I know a lot of us are thinking ahead to warmer times and fun this spring. And if you’re like me, it means getting out and going to some concerts.

Which normally, would not be a problem. You just pop online and order them whenever you think about it, right? Sure, if you get there early you can get your pick of tickets, but you can just take what you can get when you can get it. That’s pretty much how it works for the Missouri State Fair and a lot of other local shows.

Well. That’s the way it works…. For you. For me, not so much. Specifically, with the artist I want to see live, there are going to be some hoops to jump through. And thousands and thousands of others are going to be jumping through those very hoops. At the same time.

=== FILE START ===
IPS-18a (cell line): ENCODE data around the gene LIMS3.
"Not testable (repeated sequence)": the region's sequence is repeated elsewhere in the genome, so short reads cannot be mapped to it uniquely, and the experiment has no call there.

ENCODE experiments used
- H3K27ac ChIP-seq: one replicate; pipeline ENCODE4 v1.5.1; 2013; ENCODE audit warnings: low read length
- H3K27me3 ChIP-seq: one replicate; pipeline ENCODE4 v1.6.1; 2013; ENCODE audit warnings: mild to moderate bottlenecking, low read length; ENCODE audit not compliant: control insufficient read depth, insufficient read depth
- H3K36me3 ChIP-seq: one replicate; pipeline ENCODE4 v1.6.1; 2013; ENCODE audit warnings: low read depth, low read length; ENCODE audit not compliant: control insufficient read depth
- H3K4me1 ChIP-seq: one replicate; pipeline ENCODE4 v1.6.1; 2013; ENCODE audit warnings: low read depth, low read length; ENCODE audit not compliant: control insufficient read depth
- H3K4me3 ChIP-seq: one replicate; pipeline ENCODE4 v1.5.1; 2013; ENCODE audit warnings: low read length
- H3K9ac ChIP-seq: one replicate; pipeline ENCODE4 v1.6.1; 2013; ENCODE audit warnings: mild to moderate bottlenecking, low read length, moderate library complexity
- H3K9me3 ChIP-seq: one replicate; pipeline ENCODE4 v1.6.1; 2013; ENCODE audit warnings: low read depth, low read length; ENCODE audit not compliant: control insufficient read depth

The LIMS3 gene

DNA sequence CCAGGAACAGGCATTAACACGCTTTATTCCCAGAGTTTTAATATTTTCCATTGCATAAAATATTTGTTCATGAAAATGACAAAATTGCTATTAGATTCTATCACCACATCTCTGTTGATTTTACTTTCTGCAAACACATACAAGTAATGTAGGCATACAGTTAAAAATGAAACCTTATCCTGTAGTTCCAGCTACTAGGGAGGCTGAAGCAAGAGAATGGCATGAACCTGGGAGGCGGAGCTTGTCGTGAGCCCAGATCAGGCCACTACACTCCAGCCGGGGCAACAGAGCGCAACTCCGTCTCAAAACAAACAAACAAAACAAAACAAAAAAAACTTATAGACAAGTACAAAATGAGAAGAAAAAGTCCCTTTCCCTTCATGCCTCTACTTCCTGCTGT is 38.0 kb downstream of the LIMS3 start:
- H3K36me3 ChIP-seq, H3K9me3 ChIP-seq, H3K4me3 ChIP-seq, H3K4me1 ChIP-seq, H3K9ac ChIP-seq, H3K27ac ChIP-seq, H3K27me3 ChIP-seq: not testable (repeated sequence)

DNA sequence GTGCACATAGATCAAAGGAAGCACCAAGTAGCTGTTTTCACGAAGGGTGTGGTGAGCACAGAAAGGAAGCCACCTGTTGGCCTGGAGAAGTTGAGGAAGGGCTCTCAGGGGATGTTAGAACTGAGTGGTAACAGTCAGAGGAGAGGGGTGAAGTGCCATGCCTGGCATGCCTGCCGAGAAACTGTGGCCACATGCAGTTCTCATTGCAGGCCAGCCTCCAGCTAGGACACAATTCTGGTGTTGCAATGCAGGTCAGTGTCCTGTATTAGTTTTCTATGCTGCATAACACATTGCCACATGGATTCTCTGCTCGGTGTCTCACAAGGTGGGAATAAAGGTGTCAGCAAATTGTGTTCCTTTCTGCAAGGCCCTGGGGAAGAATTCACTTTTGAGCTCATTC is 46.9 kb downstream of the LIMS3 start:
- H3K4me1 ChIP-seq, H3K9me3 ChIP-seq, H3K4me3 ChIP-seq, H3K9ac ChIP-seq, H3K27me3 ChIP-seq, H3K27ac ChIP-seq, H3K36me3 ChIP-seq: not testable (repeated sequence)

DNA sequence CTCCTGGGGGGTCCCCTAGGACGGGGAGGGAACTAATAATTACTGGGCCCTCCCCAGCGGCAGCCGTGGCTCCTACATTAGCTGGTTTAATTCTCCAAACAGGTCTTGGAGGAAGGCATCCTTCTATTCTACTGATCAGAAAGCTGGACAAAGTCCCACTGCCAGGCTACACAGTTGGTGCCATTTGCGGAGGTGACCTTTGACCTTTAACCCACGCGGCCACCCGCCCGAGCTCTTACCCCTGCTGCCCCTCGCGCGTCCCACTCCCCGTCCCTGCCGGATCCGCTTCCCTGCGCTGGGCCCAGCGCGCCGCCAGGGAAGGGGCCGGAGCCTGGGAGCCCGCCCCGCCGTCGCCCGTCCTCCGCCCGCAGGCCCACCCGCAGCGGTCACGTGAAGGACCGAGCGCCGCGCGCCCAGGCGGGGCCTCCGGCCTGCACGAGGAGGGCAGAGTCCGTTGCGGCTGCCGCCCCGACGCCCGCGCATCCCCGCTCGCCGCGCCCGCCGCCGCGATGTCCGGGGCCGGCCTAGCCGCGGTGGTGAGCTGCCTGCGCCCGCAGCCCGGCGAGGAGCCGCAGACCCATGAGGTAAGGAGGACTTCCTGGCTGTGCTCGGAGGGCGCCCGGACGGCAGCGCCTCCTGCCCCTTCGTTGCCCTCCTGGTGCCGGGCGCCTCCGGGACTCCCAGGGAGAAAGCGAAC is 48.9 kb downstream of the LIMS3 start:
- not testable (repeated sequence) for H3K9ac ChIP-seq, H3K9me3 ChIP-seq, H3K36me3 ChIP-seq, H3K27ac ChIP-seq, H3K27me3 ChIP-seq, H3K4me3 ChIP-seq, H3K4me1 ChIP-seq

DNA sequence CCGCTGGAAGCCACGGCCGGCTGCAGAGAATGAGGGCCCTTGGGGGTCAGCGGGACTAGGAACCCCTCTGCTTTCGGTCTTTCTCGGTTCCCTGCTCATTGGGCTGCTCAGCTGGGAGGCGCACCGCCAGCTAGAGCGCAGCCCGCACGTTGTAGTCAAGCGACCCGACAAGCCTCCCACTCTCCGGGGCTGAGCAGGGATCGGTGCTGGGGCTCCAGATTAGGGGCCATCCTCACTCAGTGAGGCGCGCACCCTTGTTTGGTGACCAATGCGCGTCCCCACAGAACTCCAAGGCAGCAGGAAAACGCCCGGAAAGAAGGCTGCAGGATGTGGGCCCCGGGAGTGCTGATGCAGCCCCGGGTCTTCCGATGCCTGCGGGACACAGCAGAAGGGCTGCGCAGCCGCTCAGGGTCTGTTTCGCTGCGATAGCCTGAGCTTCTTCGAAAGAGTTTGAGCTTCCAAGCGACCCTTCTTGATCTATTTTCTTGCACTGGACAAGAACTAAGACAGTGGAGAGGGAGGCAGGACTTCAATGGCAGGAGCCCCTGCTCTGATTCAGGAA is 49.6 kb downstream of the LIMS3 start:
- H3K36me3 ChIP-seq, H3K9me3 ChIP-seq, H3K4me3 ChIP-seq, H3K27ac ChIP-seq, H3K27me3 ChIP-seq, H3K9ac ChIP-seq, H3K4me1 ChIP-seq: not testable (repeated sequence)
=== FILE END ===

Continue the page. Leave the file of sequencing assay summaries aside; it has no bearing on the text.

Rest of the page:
First of all, let’s think back to how concert tickets were bought back in the day. Just for comparison. You’d have to go to the actual venue and wait in line for tickets, wait over the phone for ages to buy them, or you’d have to try to get them via a lottery. Seems almost archaic, doesn’t it. With the advances in technology over the internet, now you can buy tickets online, which on the surface seems easier. It is easier for you… but it is also easier for scalpers to buy up tickets with bots. And those scalpers re-sell those tickets online at sometimes four to five times the initial price.

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Scalpers have been around since the first concerts ever, that’s not a new thing. Someone is always looking to make a buck here and there. However, measures that legit sellers have taken to circumvent those scalpers has made the process a little more difficult for the average concert goer.